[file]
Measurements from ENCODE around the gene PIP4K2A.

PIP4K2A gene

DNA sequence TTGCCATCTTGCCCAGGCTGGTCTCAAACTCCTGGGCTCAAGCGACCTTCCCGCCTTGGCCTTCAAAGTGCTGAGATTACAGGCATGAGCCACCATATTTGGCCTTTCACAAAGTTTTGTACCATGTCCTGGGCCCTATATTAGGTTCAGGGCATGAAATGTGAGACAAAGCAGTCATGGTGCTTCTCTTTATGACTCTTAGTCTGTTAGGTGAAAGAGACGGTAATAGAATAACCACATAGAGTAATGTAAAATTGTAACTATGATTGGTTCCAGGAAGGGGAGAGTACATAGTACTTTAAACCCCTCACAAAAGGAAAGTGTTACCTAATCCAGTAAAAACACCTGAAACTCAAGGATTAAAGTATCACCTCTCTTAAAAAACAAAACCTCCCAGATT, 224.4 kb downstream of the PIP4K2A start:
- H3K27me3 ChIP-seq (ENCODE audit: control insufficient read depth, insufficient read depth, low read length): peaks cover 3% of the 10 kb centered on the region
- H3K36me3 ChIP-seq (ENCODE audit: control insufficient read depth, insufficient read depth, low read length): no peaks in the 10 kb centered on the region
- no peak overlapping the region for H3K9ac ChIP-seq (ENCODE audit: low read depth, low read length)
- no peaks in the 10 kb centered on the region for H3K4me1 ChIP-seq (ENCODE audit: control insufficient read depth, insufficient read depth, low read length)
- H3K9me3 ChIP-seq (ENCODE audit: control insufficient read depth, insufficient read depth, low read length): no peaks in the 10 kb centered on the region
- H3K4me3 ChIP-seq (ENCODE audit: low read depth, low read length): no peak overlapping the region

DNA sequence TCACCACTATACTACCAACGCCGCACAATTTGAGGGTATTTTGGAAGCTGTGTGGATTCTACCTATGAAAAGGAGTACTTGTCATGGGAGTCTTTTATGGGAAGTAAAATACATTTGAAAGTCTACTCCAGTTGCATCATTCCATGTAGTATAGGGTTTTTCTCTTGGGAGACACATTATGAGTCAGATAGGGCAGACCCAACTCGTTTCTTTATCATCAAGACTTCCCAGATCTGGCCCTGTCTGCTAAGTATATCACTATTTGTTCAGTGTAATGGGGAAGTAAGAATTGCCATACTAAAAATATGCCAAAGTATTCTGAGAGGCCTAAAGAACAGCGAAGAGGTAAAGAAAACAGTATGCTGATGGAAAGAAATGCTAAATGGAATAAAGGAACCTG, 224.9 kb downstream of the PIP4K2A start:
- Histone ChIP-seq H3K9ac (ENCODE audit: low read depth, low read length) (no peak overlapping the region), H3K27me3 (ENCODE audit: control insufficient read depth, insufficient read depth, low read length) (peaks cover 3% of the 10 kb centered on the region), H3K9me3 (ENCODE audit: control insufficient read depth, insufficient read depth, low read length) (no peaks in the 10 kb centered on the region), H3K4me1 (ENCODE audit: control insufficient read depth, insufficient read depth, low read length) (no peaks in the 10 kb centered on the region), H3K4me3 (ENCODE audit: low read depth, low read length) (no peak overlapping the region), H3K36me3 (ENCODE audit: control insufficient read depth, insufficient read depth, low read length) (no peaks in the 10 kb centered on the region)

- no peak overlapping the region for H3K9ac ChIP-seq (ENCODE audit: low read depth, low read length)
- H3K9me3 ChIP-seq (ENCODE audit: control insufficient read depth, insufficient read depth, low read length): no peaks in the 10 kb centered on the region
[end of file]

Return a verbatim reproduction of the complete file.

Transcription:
Measurements from ENCODE around the gene PIP4K2A.

PIP4K2A gene

DNA sequence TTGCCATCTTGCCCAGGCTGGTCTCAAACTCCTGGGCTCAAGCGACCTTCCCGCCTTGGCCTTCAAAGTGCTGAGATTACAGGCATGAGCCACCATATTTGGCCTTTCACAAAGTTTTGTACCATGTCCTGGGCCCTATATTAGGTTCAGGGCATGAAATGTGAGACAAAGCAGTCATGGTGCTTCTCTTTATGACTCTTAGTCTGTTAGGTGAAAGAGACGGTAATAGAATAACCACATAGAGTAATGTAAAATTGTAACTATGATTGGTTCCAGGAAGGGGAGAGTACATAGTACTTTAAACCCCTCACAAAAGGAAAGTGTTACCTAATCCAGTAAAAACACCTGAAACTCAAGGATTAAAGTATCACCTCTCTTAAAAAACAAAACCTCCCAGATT, 224.4 kb downstream of the PIP4K2A start:
- H3K27me3 ChIP-seq (ENCODE audit: control insufficient read depth, insufficient read depth, low read length): peaks cover 3% of the 10 kb centered on the region
- H3K36me3 ChIP-seq (ENCODE audit: control insufficient read depth, insufficient read depth, low read length): no peaks in the 10 kb centered on the region
- no peak overlapping the region for H3K9ac ChIP-seq (ENCODE audit: low read depth, low read length)
- no peaks in the 10 kb centered on the region for H3K4me1 ChIP-seq (ENCODE audit: control insufficient read depth, insufficient read depth, low read length)
- H3K9me3 ChIP-seq (ENCODE audit: control insufficient read depth, insufficient read depth, low read length): no peaks in the 10 kb centered on the region
- H3K4me3 ChIP-seq (ENCODE audit: low read depth, low read length): no peak overlapping the region

DNA sequence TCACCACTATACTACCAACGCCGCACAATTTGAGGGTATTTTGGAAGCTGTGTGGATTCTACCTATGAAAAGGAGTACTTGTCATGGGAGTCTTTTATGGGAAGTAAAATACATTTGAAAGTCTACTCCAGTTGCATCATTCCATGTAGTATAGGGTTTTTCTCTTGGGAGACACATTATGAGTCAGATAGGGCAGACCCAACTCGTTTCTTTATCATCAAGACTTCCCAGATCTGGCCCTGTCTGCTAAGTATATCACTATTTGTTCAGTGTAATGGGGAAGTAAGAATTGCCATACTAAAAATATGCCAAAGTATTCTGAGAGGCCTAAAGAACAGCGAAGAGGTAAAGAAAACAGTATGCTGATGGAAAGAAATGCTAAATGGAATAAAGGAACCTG, 224.9 kb downstream of the PIP4K2A start:
- Histone ChIP-seq H3K9ac (ENCODE audit: low read depth, low read length) (no peak overlapping the region), H3K27me3 (ENCODE audit: control insufficient read depth, insufficient read depth, low read length) (peaks cover 3% of the 10 kb centered on the region), H3K9me3 (ENCODE audit: control insufficient read depth, insufficient read depth, low read length) (no peaks in the 10 kb centered on the region), H3K4me1 (ENCODE audit: control insufficient read depth, insufficient read depth, low read length) (no peaks in the 10 kb centered on the region), H3K4me3 (ENCODE audit: low read depth, low read length) (no peak overlapping the region), H3K36me3 (ENCODE audit: control insufficient read depth, insufficient read depth, low read length) (no peaks in the 10 kb centered on the region)

- no peak overlapping the region for H3K9ac ChIP-seq (ENCODE audit: low read depth, low read length)
- H3K9me3 ChIP-seq (ENCODE audit: control insufficient read depth, insufficient read depth, low read length): no peaks in the 10 kb centered on the region